• I couldn't find the second in this series as it seems to be out of print in the UK so I skipped straight on to the third. I'm torn between enjoying this book quite a lot and finding the structure of the series too constricting to be liked. This series is about Wesley Peterson and the other detectives of Tradmouth in Devon, where Tradmouth is a thinly disguised version of Dartmouth. I like the characters and find the majority of them believeable, especially the female members of the cast such as [...]

  • This is a good solid absorbing novel, the third in a series which stretches ahead. There's a clever, and as far as I can tell unique premise, perhaps what you'd call Kate Ellis's formula. Wes and his colleagues investigate a contemporary murder, and it just so happens that Wes's old Uni friend Neil is doing an archaeological dig nearby, and there is a similar, if not parallel case from the past - in this case from the 15th century.She does well in painting a picture of the various characters con [...]

  • Another pleasant read in the Wesley Peterson series set in modern-day Devon. DS Peterson is still new to the area, having worked at the Met in London, but he's surprised at how much crime there is. When a woman is found hanged in a churchyard in a small village, it's assumed at first that she killed herself. But the examination and autopsy reveals that she was murdered, and then Wes and his boss, DI Heffernan, set out to figure out why anyone would want to do so. The woman was well-liked, helpfu [...]

  • This is book 3 in the series and as some reviewers promised, it was a great improvement compared to number 2. However, there is still a lot of room for improvement. Wesley, for example, remains somewhat of a weak husband and uninspired detective sergeant. His boss is a more colourful character, but their partnership is no added bonus. Think of Morse and Lewis, Holmes and Watson, BCI Banks and Annie, Vera and JoeKate Ellis plays in a different league. Her storyline is still dominated by endless [...]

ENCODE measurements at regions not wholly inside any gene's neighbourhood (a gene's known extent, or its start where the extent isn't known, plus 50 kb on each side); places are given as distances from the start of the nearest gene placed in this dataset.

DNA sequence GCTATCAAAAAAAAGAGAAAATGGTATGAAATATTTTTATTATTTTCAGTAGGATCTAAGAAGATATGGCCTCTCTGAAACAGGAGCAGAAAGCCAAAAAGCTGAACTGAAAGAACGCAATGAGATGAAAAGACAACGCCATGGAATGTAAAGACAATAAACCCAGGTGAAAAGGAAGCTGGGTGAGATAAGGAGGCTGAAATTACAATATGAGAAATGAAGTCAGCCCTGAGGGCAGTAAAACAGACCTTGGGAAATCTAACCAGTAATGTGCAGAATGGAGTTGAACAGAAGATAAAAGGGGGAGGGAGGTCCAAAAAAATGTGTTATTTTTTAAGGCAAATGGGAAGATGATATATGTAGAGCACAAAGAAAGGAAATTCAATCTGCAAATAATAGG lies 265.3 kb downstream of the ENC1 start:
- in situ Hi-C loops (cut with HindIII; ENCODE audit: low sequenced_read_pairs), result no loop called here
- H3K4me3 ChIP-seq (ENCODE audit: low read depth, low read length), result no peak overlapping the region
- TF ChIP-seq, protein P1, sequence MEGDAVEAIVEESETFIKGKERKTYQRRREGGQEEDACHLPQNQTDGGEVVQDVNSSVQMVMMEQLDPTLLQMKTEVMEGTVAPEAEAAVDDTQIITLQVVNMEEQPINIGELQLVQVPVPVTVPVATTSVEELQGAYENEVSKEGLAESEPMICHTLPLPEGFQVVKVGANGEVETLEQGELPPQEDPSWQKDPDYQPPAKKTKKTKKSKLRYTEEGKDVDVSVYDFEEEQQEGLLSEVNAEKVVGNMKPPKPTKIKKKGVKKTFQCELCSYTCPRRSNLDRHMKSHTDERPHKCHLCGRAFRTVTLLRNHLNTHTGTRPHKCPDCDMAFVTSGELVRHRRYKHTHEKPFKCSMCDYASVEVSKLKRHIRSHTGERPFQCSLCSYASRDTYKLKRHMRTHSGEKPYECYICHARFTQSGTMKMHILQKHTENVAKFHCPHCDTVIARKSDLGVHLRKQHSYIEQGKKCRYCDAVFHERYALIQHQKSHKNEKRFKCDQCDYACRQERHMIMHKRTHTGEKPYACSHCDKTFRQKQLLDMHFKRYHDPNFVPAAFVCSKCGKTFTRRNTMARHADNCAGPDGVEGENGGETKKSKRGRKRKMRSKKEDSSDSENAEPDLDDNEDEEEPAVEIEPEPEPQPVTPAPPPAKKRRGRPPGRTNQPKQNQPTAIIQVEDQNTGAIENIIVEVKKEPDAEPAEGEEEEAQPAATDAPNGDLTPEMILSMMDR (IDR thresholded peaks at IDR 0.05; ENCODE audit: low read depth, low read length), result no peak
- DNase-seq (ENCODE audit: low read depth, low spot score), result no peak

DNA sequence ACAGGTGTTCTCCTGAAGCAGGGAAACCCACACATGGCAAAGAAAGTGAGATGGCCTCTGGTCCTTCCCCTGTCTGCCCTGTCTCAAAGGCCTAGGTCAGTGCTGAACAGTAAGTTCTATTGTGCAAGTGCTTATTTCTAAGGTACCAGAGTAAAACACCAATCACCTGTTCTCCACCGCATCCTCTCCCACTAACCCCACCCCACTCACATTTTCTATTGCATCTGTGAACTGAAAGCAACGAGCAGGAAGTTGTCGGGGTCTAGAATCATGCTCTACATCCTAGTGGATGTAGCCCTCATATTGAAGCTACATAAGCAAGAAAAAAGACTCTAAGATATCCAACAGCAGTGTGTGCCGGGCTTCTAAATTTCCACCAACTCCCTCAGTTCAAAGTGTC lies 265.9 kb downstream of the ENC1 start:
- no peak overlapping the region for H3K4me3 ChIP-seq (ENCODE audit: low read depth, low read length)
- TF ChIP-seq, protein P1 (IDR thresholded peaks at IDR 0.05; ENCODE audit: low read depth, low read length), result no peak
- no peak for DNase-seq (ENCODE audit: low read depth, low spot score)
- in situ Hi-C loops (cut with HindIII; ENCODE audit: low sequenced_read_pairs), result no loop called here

• The third book in the series, and I am really enjoying them. A friend sent them all to me at the same time. What a pal. Neil is back, of course there is another dig, and another ancient skeleton, and two more murders for the police department. DS Wesley Peterson's wife, (the one who was so keen to have the baby),is now finding out raising a new born, is not all cooey and cuddles. It is hard work, late sleepless nights, and colicky babies, and having to find a good sitter, for when one returns to [...]

  • There's less historical resonance in this early Wesley Peterson novel, but just as much enjoyment. Two teenagers find a body in a spooky graveyard. The police are meant to think that it's suicide, but forensics tell them different. What's really strange, though, is that the deceased woman has no enemies that the police can find. She's only been in the Devonshire village for fifteen years, but she has a job, works for civic causes, loves children, and makes no waves. But she also seems to have no [...]

  • Certainly one I'd class as a solid police procedural with the added twist of having the historical case that is being excavated reflecting the events of the current day.It's a winning formula though I don't know if it will seem so if continues in the same vein. I mean after all how many digs can Wesley's friend undertake locally that just happen to reflect a modern murder case? We shall see. I think also I'm less bothered if I read these in order as apart from a little movement in Wesley's rathe [...]

  • I had not read anything from this author before, and needing a new crime writer I picked this up at the library. I was not disappointed!The book is set in Devon, so had local interest for me (even if some of the place names are disguised a bit). The book was well paced with twists and turns in the plot, the characters were likeable and believable which was good too with undertones of Wexford from one of the police characters. The best thing about this discovery was that she also has a large numb [...]

  • Most definitely not one of the best in the Wesley Petersen series by a long way. Thankfully Kate Ellis has improved both her plotlines and her writing style since this one, her third, was published. There is the usual weaving of modern and historical crime with lots of interesting details but the plot relied far too much on unbelievable coincidences and the outcome was pretty obvious to me. I read the last 50 pages waiting for the plodding police officers to catch up and thought the final scenes [...]